A good book that shows the move west from St. Louis in the 19th century to Colorado once gold was discovered through the eyes on both Americans and Natives.
Paul
Nov 24, 2015 Paul rated it liked it
Very well done and interesting, but could have used a little editing. The author states his case well, but is somewhat repetitive. Probably 3.5 stars.
Leslie
Aug 15, 2007 Leslie rated it it was amazing
West's description of Plains landscapes and their effects on movement and settlement patterns is fascinating. The author challenges notions of an empty, static region by demonstrating how the Plains have been both a stopping place and a funnel to other regions for centuries. In describing the impact of vast expanses of sky and grass on newcomers, West captures the awe and tinge of fear that many modern readers have likely felt while driving through the region on a sunny summer day.
Laurie Pope
Aug 03, 2013 Laurie Pope rated it really liked it
I am reading this book for a class on Colorado history. It is very revealing and points out that the Euro American view of the West was far different than the reality. I have spent a lot of time thinking about what I have read, not just for my paper I will have to write but the impact of history on future generations and the fact that our current government fails to look back as we move forward.
Shannon
Apr 06, 2007 Shannon rated it really liked it
Recommends it for: People who think they know how it went...
What haven't I learned from this book? It is quite dense but really engaging. I find myself needing and wanting to reread it again. It tells a straightforward story from many perspectives leaving out a lot of judgement, condescention and all that other stuff that often comes from historians.
Jeffery
May 18, 2014 Jeffery rated it really liked it
A good but tuff read, written at the not quite academic level this book requires careful and not light hearted reading. I read it over the course of a whole year, just a chapter or two between other lighter reads.
Matthew
Feb 05, 2009 Matthew rated it it was amazing
Shelves: historical
This was that book that made me realize what I was trying to say in my thesis. It thus occupies a warm and fuzzy place in my heart. Also, it is mind-blowingly good.
Patrick
Sep 26, 2007 Patrick marked it as to-read  ·  review of another edition
Shelves: americanhistory
Recently acquired at the Friends of the Library bookstore for the San Pedro, CA library.
Doug
Jan 15, 2009 Doug rated it it was amazing
One of the great New Western Historians. great Person, Writer, and Teacher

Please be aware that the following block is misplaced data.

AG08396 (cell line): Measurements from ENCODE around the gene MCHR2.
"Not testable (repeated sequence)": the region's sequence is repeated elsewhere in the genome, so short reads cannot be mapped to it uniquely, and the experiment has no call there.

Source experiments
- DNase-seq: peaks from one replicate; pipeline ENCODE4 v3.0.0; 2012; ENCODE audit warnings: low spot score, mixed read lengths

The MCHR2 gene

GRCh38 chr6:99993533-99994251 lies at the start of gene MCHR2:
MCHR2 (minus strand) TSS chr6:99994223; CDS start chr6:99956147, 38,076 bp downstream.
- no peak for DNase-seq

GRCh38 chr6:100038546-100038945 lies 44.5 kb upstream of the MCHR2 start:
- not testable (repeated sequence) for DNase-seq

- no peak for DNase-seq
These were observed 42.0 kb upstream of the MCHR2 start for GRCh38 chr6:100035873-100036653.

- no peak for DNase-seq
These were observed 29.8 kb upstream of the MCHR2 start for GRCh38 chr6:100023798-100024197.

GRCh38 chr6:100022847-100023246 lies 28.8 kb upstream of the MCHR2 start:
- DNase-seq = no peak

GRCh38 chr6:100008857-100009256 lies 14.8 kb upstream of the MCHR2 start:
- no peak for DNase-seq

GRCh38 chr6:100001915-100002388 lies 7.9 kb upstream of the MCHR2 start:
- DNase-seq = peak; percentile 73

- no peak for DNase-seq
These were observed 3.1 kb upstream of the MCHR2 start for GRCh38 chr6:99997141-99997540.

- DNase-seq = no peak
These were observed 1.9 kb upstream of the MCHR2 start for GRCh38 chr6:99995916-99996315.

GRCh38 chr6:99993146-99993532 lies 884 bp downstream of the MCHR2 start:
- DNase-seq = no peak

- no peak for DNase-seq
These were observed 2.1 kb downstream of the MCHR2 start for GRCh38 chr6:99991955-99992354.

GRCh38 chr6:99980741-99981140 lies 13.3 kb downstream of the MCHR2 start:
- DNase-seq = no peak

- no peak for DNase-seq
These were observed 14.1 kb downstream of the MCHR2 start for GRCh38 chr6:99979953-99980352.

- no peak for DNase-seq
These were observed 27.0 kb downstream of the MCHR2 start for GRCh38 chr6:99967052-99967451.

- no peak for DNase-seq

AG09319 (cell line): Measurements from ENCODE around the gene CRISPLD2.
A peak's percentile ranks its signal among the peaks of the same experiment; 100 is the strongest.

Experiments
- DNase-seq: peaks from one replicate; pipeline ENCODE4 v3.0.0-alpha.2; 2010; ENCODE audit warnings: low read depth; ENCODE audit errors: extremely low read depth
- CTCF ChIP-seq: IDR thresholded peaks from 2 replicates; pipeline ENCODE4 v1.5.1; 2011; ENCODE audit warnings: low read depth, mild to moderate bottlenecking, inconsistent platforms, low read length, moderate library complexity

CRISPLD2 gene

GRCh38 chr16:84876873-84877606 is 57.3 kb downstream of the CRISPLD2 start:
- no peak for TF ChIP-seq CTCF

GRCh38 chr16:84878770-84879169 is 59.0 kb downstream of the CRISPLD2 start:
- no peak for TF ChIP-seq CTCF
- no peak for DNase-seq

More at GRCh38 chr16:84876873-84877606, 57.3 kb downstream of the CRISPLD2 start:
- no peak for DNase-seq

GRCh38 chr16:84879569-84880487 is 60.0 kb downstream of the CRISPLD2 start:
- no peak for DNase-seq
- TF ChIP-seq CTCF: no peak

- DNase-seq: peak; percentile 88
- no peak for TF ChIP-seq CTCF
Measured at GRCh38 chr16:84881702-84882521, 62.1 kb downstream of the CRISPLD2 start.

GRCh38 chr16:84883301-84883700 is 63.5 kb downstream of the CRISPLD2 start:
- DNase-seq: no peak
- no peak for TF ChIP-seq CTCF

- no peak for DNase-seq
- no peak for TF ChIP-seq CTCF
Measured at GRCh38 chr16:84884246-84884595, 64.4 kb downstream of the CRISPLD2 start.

Chris Kemp
Jan 10, 2009 Chris Kemp rated it really liked it
Great book for the person who is interested in the history of the west.
Joshua
Apr 08, 2012 Joshua rated it it was amazing
Amazing example of Western history by an aptly named author.
Cassie
Sep 11, 2011 Cassie rated it did not like it
Shelves:
I have to read this in my history class. BOOOOOOO!!!!
PEN Center USA
Aug 01, 2011 PEN Center USA rated it it was amazing
1999 PEN Center USA Award Winner for Creative Nonfiction
Shonda Wilson
Mar 20, 2013 Shonda Wilson rated it really liked it
Really good book, liked alot.
Jessi Marie
Sep 21, 2012 Jessi Marie rated it liked it
The story is an important one in the history of westward expansion in America. I found the book to be not very well organized. The author didn't do a very good job of keeping the story in chronological order, which ended up confusing me at some points in the book. It would have been helpful to have better maps throughout the book so as to help give the reader a better visual of the massive landscape that is described in the book.
Laura
American history
Kim
Kim marked it as to-read
Jul 22, 2016
Austin.Caley
Austin.Caley rated it liked it
Jul 19, 2016
Vicki Osborne
Vicki Osborne marked it as to-read
Jul 17, 2016
Lucie Cardwell
Lucie Cardwell marked it as to-read
Jul 17, 2016
Frank D. Flemming
Frank D. Flemming marked it as to-read
Jul 15, 2016
Chad
Chad marked it as to-read
Jul 13, 2016
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Elliott West received his B.A. from the University of Texas (1967) and his Ph.D. from the University of Colorado (1971). He joined the U of A faculty in 1979. Two of his books, Growing Up With the Country: Childhood on the Far-Western Frontier (1989) and The Way to the West: Essays on the Central Plains (1995) received the Western Heritage Award. The Contested Plains: Indians, Goldseekers, and the ...more
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“In Wright Morris's novel Plains Song, the narrator asks, "Is the past a story we are persuaded to believe, in the teeth of the life we endure in the present?" The question is always open. How we treat our world and each other grows from our vision of how we have come to where we are. Ultimately, of course, the issue is not survival but decency and common sense. Everything passes, the psalmist reminds us. No one escapes. The best we can hope is to learn a little from the speaking dead, to find in our deep past some help in acting wisely in the teeth of life.” 1 likes